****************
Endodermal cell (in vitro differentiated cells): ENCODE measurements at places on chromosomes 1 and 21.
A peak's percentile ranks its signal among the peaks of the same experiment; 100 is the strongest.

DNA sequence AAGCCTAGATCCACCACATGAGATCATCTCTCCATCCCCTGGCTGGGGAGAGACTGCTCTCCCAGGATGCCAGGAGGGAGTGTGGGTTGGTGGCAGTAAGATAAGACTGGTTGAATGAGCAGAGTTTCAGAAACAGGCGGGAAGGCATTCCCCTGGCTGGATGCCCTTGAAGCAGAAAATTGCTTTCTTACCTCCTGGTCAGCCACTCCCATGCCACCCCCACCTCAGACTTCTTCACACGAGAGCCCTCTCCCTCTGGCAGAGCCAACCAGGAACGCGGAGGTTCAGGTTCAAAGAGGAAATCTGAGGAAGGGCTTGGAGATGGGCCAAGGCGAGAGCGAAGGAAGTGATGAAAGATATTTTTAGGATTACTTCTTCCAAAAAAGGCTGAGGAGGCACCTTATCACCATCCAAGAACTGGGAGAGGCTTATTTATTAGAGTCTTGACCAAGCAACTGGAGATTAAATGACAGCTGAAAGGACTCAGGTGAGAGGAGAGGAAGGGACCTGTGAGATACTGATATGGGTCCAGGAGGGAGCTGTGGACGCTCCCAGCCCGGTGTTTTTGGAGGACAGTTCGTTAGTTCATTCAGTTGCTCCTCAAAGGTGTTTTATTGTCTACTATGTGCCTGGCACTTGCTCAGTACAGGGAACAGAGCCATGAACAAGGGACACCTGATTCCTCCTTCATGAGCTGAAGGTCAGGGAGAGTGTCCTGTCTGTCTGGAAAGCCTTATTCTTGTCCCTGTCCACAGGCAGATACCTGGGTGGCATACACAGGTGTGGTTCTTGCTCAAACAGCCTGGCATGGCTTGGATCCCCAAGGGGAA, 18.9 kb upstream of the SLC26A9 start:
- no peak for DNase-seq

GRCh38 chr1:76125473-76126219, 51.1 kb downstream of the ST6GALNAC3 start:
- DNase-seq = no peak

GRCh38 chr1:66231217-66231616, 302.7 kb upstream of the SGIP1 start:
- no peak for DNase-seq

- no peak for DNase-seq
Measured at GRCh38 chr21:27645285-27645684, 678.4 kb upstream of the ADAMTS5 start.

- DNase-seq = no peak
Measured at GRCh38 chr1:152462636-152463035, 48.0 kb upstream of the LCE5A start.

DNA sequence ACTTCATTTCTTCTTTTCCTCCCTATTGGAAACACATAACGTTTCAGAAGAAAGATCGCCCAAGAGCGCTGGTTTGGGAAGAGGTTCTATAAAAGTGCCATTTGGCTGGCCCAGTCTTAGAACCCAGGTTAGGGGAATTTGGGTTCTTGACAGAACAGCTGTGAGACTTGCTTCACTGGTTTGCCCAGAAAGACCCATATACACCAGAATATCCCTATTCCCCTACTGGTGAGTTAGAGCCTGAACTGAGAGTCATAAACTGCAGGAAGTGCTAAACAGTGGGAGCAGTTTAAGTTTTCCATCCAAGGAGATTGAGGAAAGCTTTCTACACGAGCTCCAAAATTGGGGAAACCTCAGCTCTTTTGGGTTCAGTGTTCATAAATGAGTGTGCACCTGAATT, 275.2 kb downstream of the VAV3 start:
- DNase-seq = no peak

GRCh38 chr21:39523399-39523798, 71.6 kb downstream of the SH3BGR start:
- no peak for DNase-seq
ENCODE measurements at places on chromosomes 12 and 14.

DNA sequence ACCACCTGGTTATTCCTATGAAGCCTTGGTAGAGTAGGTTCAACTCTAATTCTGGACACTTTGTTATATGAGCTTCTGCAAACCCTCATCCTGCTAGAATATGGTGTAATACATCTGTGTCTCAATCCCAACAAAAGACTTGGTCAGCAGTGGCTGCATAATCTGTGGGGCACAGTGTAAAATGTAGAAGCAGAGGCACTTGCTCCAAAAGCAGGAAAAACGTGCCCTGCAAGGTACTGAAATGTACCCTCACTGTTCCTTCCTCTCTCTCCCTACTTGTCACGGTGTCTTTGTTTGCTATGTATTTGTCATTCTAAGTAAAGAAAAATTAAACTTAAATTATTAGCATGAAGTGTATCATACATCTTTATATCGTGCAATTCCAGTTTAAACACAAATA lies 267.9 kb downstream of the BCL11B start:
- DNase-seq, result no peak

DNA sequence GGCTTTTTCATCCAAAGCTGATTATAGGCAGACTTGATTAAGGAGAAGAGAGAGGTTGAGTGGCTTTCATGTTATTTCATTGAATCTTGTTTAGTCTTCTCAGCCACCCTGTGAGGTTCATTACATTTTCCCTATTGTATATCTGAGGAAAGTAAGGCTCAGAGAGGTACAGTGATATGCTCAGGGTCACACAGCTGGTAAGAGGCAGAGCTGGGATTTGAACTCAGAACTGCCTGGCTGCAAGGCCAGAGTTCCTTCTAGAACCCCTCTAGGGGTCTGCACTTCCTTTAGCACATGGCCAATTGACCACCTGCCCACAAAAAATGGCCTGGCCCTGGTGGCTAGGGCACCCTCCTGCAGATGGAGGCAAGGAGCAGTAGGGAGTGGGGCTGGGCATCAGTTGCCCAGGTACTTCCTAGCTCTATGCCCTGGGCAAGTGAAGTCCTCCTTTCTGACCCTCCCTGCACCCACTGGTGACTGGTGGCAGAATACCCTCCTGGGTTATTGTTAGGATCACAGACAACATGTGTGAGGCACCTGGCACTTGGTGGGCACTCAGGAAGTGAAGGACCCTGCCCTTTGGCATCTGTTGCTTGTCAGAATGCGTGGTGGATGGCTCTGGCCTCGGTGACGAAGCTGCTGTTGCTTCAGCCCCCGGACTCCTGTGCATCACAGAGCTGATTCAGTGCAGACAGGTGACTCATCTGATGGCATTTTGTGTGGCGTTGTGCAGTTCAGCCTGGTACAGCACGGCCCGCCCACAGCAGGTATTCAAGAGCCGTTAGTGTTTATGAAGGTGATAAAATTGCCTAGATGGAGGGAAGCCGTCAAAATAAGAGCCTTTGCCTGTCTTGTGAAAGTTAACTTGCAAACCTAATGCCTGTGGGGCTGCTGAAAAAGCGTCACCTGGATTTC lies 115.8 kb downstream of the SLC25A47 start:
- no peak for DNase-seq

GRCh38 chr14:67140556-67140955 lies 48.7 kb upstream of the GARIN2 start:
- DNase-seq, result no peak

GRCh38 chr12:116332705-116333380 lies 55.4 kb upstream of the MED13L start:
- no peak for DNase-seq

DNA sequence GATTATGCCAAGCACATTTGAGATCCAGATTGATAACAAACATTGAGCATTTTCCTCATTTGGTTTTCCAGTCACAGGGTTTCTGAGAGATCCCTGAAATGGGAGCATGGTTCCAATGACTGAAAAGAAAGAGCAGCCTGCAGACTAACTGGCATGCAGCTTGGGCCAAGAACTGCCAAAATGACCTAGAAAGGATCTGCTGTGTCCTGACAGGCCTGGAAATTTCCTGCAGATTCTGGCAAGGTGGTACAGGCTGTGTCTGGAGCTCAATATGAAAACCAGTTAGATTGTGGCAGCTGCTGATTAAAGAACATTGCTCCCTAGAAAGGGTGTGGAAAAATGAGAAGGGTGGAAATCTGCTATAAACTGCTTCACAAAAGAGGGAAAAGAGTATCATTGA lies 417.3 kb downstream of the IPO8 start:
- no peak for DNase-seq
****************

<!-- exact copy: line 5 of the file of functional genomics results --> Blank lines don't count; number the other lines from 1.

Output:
GRCh38 chr1:76125473-76126219, 51.1 kb downstream of the ST6GALNAC3 start: